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Radio-frequency identification (RFID) tags have begun appearing everywhere. When one looks carefully, it’s easy to notice them in passports, credit cards, library books, office access passes, and even pet cats. According to, the technology allows fast, automated identification of physical objects and is a staple for many factories and warehouses who use it to track inventory and manage supply chains, pharmaceutical companies deploy it to track drugs, and courier services use it to tag deliveries. But what would happen if RFID technology were compromised?

“A security breach in RFID applications would leak valuable information about physical objects to unauthorized parties,” says Li Yingjiu, Associate Professor at the Singapore Management University (SMU) School of Information Systems. The University says that Professor Yingjiu, an expert on RFID security and privacy, as well as other aspects of mobile security, is attempting to develop better safeguards into the technology.

Because RFID tags work by broadcasting information to electronic RFID readers, security breaches can occur if hackers eavesdrop on this conversation, and manage to gain access to or tamper with information. The consequences of such an attack could be serious, says Professor Yingjiu. “In the context of supply chain management, for example, this means industrial espionage may obtain sensitive information about inventory levels, trading volumes, trading partners, and even business plans,” he explains.

In order to protect communications between tags and readers, Yingjiu and his team are designing and testing new RFID protocols with enhanced security features. These strategies include making the protocol’s output unpredictable, making two tags indistinguishable to the hacker, and preventing hackers from obtaining useful information even if they manage to interact with the tags.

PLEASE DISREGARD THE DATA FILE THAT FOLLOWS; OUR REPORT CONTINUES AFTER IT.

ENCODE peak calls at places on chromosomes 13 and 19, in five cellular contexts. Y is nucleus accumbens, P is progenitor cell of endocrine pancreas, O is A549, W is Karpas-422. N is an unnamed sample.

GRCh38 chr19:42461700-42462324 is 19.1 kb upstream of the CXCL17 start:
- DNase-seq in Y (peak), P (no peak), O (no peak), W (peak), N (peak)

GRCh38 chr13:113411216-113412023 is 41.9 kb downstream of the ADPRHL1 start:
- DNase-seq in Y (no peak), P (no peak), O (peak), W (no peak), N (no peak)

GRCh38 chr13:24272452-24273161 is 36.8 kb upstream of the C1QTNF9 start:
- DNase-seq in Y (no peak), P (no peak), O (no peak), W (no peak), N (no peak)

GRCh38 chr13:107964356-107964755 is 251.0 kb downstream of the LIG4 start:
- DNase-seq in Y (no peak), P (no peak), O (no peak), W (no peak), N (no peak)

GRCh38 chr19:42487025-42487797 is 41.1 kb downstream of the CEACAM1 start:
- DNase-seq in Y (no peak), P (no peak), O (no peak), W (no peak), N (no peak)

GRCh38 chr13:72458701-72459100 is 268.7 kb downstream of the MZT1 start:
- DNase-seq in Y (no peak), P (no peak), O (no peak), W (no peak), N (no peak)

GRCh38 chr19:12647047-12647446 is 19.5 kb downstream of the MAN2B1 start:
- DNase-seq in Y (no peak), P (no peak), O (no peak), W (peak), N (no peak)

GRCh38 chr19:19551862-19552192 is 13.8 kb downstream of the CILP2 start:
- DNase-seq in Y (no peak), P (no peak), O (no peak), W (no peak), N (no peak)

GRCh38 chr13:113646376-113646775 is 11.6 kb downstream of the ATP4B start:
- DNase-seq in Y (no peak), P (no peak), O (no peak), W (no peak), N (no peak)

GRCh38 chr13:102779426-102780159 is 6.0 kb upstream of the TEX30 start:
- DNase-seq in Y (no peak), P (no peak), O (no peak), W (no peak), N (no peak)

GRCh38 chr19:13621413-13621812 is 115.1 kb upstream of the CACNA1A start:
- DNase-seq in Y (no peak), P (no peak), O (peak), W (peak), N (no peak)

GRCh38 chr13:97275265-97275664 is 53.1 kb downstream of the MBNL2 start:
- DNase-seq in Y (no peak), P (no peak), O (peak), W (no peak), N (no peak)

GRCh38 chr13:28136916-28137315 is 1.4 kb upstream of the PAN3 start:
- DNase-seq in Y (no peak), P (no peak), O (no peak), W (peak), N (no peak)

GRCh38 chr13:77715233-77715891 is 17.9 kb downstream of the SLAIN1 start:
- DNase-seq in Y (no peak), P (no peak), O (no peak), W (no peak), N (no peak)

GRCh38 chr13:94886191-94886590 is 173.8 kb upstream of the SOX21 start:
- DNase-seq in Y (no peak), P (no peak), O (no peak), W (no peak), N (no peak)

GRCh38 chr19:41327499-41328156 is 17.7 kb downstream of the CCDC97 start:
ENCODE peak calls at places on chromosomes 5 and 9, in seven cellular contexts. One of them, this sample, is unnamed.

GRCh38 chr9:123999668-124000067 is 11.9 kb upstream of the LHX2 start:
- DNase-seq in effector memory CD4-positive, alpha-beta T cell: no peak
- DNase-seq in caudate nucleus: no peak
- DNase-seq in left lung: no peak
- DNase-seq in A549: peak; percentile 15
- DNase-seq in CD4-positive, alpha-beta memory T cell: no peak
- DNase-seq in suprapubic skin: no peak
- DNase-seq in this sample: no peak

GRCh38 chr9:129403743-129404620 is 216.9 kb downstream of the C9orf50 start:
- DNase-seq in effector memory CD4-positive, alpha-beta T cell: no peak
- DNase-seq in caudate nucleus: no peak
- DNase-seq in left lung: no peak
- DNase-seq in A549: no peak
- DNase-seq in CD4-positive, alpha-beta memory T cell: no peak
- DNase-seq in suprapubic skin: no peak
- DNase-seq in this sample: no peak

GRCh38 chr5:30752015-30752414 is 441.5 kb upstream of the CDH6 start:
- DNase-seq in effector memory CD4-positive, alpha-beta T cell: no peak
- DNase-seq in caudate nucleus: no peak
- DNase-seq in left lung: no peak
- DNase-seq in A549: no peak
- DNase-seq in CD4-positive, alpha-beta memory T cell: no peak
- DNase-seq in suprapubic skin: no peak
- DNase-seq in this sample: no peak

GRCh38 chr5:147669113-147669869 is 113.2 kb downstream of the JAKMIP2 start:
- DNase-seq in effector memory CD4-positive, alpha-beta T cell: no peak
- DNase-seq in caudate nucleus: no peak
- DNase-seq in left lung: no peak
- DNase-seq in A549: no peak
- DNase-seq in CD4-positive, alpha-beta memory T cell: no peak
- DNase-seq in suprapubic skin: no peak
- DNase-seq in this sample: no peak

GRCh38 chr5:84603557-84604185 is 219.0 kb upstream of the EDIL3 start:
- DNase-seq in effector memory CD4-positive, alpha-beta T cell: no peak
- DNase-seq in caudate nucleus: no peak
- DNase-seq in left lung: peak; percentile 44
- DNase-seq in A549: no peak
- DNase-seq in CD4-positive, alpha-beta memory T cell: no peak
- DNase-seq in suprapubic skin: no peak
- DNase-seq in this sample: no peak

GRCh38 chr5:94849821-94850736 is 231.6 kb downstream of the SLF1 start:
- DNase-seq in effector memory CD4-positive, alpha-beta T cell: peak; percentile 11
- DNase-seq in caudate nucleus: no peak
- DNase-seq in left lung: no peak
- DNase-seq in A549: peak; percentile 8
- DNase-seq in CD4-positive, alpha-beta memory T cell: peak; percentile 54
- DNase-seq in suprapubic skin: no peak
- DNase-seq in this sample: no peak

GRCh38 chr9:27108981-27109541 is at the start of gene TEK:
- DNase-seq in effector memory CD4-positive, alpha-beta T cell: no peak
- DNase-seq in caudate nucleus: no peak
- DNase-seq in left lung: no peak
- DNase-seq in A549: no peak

There are also many instances where sharing of RFID information between suppliers and retailers, for example, or between various components of an Internet of Things would have obvious benefits, says Professor Yingjiu. But without appropriate security controls, however, most companies would be reluctant to make valuable data readily available. To address this problem, Professor Yingjiu’s team is also designing improved access control mechanisms that protect RFID information when it is shared on the internet.

Mobile payment systems such as Apple Pay and Google Wallet use a specialized form of RFID technology. The team identified a number of attacks which hackers could use to target Apple iPhones. The code to launch these attacks could be embedded within third-party apps that were available in the iTunes store. The team reported their findings to Apple’s security team, and the company plugged these loopholes when its new operating system was released the following year.

The team also reported Android framework vulnerabilities and potential attacks to Google.